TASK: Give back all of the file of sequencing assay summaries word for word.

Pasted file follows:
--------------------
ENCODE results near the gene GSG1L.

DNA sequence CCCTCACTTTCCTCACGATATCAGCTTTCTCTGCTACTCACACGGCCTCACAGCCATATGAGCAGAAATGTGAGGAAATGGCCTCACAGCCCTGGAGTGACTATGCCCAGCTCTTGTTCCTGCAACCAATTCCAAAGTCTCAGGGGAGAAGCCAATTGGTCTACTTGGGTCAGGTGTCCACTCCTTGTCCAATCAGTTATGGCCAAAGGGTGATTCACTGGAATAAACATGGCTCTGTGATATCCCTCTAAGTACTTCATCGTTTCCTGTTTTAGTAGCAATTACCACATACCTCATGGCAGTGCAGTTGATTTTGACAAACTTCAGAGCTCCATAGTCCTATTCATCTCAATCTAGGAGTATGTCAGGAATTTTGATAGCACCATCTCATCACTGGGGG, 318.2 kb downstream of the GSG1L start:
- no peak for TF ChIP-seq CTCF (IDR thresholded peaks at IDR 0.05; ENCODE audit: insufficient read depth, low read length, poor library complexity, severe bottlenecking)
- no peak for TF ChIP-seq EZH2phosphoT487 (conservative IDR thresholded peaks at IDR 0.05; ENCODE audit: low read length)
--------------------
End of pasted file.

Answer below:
ENCODE results near the gene GSG1L.

DNA sequence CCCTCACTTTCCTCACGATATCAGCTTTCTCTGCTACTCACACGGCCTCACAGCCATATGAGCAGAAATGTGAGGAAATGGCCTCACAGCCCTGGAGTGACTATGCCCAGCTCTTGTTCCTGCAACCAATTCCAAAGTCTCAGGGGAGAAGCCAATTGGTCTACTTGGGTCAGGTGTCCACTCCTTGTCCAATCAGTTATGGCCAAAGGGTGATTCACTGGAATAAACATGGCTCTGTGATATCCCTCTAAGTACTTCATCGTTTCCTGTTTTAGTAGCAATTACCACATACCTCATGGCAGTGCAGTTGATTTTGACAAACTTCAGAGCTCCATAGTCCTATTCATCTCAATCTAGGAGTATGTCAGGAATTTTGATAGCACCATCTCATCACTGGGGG, 318.2 kb downstream of the GSG1L start:
- no peak for TF ChIP-seq CTCF (IDR thresholded peaks at IDR 0.05; ENCODE audit: insufficient read depth, low read length, poor library complexity, severe bottlenecking)
- no peak for TF ChIP-seq EZH2phosphoT487 (conservative IDR thresholded peaks at IDR 0.05; ENCODE audit: low read length)